After enjoying a career year pitching out of the ‘pen for the Rangers in 2009, C.J. Wilson was shifted to the starting rotation this past spring. Prior to April 8th, 2010, the 29-year-old hadn’t taken a big league mound as a starter since August 18th of 2005. Strictly a reliever from 2006-2009, Wilson whiffed 8.94 batters per nine innings, walked 4.26 per nine and had a 51.1% ground ball rate. In March, Matt Klaassen theorized about Wilson’s value taking the ball every fifth day instead of pitching in short bursts. The whole article is well worth a read, but here are a couple tidbits:
How good would Wilson be as a starter? CHONE projects him to have a 3.70 FIP in 2010, and ZiPS projects him for 4.17 — an average of about 3.94. Both of those projections are based on Wilson’s performances as a reliever, and as a general rule one estimates that a reliever will be one run per 9 innings pitched worse as a starter. A 4.94 FIP isn’t replacement level, but even in Texas’ hitter-friendly home park, that’s nothing to get excited about other than as a stopgap or back-of-the-rotation type.
However, Klaassen also noted Wilson’s increased ground ball rate in 2009, as well his improved performance against right-handed pitching:
I don’t have a firm conclusion. At first glance, we wouldn’t expect Wilson, a capable reliever, to be that effective as a starter. However, if the new cutter has not only helped his platoon issue but has expanded his repertoire so that he can to get through the order more than once (and perhaps get even more groundballs), then — provided he can handle a starter’s workload over a full season — the Rangers might have something more than just a stopgap starter on their hands.
So far, it looks like Wilson has blown by that modest projection — he holds a 3.35 ERA in 113 innings pitched. But, if you look a little closer, you’ll find some cracks in his seemingly stellar first half. In truth, Wilson has pitched much closer to the level Klaassen forecasted than the lefty’s ERA would indicate.
Navigating lineups multiple times, Wilson’s got 6.53 K/9, 4.38 BB/9 and a 49.5% ground ball rate. As those ratios suggest, Wilson isn’t whiffing a lot of batters or displaying particularly sharp control. Texas’ fifth-rounder in the 2001 draft has a 6.6% swinging strike rate (8.4% MLB average this season), and his contact rate is 83.7% (81% MLB average). Wilson’s getting into hitter’s counts more often that you’d like, throwing first pitch strikes 53.6% (58% MLB average), and he has been about average in terms of putting his offerings over the plate (47.3 Zone%). On pitches out of the zone, Wilson’s garnering swings just 23.4% of the time (28.6% MLB average).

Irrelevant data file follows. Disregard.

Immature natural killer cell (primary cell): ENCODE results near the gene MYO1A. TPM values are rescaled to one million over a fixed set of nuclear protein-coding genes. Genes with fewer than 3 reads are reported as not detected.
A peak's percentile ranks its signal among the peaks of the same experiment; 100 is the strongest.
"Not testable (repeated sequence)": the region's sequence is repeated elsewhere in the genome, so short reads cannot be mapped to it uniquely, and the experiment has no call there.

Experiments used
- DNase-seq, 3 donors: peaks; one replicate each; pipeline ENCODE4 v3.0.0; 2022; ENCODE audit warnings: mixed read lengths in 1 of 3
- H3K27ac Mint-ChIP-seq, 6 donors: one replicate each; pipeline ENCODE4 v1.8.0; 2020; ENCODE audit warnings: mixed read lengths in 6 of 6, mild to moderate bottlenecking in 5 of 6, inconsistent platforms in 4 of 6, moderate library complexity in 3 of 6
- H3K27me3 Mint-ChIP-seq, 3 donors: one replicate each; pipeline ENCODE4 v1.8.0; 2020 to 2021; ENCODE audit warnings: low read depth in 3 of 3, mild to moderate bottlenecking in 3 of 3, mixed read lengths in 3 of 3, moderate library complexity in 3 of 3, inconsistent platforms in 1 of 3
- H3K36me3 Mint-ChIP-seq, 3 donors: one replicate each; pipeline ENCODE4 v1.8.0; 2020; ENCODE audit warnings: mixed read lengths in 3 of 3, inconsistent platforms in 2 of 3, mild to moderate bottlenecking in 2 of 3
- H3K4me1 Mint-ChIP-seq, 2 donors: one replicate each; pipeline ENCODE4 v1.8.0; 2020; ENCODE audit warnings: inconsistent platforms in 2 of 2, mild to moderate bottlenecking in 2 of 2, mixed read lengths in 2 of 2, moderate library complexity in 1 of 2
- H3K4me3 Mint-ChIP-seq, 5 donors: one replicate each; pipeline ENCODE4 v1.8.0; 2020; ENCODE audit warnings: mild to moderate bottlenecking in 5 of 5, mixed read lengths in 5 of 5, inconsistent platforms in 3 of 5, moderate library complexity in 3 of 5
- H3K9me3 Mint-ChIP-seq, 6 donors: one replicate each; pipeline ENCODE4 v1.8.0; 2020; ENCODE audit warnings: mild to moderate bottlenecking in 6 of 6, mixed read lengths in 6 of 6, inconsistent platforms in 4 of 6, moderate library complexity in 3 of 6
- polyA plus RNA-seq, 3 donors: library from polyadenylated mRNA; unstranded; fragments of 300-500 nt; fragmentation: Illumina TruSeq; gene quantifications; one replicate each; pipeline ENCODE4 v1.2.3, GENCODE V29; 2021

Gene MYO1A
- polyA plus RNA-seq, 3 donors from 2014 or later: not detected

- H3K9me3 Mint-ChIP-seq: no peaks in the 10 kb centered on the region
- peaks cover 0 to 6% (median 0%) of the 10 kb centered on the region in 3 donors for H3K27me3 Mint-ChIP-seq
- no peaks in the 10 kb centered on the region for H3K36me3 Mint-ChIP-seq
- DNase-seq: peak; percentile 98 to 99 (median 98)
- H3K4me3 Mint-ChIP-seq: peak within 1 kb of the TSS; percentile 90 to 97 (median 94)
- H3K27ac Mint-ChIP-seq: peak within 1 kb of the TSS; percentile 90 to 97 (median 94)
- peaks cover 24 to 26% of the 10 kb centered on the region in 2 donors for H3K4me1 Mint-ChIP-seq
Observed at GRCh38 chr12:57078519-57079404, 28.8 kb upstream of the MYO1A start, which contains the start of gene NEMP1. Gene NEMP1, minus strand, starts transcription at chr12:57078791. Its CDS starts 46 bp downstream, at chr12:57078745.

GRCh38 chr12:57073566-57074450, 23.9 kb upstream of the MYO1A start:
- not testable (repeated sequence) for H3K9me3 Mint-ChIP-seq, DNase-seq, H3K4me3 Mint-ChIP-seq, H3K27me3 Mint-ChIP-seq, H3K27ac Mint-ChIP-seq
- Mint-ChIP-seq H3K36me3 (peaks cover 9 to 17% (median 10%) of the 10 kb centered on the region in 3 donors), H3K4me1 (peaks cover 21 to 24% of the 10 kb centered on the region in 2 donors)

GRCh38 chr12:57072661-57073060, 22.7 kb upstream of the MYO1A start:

As a starter, Wilson’s using his fastball (down about three ticks in velocity) less than half of the time. He’s going to a high-80’s cutter about 19 percent of the time, a low-80’s slider 12 percent, a low-80’s changeup 13 percent and a mid-70’s curveball on roughly eight percent of his pitches. That cornucopia of pitches has worked wonders against same-handed hitters, but Wilson’s underlying performance against righty hitters leaves much to be desired:
Clearly, Wilson has been fortunate in not yet surrendering a homer to a lefty and in having a microscopic BABIP against them. But he has been pretty effective against LHBs overall. It’s a different story when an opposite-handed batter steps to the plate — Wilson’s often losing the zone against RHBs.
Not that a half-season’s worth of starts should serve as definitive judgment on Wilson’s abilities as a starter, but his peripherals are rather close to what Klaassen predicted. Wilson’s xFIP is nearly 1.4 runs higher than his actual ERA, at 4.71. He has benefitted from a .250 BABIP, seventh-lowest among qualified MLB starters, and he has served up homers on fly balls hit against him just 6.1% of the time. That’s one of the twenty lowest rates among big league starters, and is well below the typical 11% range for pitchers.
If Wilson continues to strike out and walk opponents at a similar clip in the second half, his ERA will almost assuredly rise by a significant margin. There’s also the workload issue to consider — Wilson’s previous career high in innings pitched is 136, and that was at High-A and Double-A back in 2002. Perhaps he’ll handle the increase just fine, but he does have a history of arm ailments (Tommy John in 2003, a biceps strain in 2006, elbow soreness and subsequent surgery to remove a bone spur in 2008, according to the Baseball Injury tool). The point is, we just don’t know.
Given his mild K and walk totals and his entering unchartered territory in terms of innings pitched, Wilson’s a good sell-high candidate. If you can convince an owner that Wilson’s an upper-echelon starter instead of a decent rotation arm with a good deal of risk, now’s the time to make a deal.